Women are “people pleasers.” This is oft cited as a contributing factor to the continued pay gap between men and women, as well as our inability to negotiate (“Nice Girls Just Don’t Get It”) or step up to the boardroom table (Sheryl Sandberg).
There has been a lot written lately about this subject and many question whether it’s nature or nurture. Others reject the notion that women are not as aggressive as men …it’s a choice not a condition.
One of the best responses I have heard to the people pleaser conundrum is to reframe it. How can you use it to your advantage? Last fall I interviewed Laurel Touby, the founder of mediabistroon her 40:20 Vision. She had a paradigm changing way to look at people pleasing. It’s what can make you a successful entrepreneur.
“If you are going to be a people pleaser, get paid for it.”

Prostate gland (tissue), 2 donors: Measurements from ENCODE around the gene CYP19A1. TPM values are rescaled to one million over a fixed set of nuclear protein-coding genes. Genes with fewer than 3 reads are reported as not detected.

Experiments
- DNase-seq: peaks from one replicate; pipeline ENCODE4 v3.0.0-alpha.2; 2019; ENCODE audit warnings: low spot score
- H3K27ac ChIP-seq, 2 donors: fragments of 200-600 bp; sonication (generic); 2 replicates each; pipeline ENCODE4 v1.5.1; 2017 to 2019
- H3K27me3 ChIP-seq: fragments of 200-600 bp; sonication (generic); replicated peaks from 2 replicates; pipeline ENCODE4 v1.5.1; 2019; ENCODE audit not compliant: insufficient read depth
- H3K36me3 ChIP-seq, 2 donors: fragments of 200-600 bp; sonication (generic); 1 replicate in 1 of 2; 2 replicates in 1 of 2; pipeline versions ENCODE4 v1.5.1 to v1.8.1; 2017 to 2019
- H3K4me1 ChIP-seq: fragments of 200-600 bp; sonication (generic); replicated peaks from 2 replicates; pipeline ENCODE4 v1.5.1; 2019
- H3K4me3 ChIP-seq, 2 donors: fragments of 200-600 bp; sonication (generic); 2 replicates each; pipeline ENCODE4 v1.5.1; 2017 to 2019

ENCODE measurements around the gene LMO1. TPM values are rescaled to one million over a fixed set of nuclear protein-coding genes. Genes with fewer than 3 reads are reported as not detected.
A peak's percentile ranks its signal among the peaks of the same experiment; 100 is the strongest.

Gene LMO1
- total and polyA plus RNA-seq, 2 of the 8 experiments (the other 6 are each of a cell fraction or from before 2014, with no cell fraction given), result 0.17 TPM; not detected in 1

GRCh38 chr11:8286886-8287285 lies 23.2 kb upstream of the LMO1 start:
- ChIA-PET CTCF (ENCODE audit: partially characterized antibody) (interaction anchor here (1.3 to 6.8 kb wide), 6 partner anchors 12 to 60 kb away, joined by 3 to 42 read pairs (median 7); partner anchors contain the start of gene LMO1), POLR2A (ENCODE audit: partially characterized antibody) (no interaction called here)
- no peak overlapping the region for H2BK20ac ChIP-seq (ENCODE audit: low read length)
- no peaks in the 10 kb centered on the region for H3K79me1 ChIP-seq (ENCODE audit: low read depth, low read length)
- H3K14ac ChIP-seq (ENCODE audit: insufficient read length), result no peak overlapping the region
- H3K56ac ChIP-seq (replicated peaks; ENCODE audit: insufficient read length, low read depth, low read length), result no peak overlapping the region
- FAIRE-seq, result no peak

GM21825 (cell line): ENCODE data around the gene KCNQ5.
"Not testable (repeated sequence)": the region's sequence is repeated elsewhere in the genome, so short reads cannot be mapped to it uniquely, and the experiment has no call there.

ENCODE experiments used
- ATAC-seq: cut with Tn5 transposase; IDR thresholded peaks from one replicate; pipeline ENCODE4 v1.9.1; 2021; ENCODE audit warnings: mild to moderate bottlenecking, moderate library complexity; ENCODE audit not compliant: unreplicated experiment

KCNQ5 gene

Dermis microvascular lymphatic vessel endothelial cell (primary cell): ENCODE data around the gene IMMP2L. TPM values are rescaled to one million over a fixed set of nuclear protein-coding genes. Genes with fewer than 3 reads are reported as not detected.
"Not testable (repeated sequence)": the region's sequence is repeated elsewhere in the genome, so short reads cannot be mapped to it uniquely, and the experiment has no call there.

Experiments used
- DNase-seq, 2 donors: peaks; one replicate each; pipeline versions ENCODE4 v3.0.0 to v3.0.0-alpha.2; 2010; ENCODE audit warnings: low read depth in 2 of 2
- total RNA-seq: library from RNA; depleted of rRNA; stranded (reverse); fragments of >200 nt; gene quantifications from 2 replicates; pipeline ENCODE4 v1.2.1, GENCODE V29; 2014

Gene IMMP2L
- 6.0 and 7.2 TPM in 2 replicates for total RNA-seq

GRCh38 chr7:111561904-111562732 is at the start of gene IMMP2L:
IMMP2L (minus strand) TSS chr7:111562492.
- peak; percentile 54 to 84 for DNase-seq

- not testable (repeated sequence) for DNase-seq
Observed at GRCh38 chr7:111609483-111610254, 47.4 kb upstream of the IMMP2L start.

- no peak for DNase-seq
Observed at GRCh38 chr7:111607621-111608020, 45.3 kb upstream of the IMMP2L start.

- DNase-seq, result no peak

“I didn’t come up with the idea. The customer came up with the idea and I, being a people pleaser that I am wanted to get this positive stroke from the customer. I never knew I was a people pleaser. That was the type of entrepreneur I was. I was just trying to please these people.”
On women entrepreneurs:
“That’s why I think that women are really good at business if they want to be because they’re so good at customer service. If you think about it, that’s what we are doing all the time. Be the ultimate one and make sure that people are willing to pay a lot for it.”
Laurel credits the growth of mediabistro to listening to the customer. What started as a networking party grew to an international resource for media / creative content professionals. Today over 1.4 million users have registered for its various services including job postings, educational courses, events, forums and its premium subscription service, AvantGuild.
Listen and learn and then do. Great advice for anyone who is thinking about becoming an entrepreneur and starting a company. I think it could apply to more than entrepreneurs. Focus on who your customer is, listen to what they want and be their evangelist at the company. Resist the urge to take on every assignment. Instead set realistic expectations so you can focus on the work that will please the customer and thus the bottom line.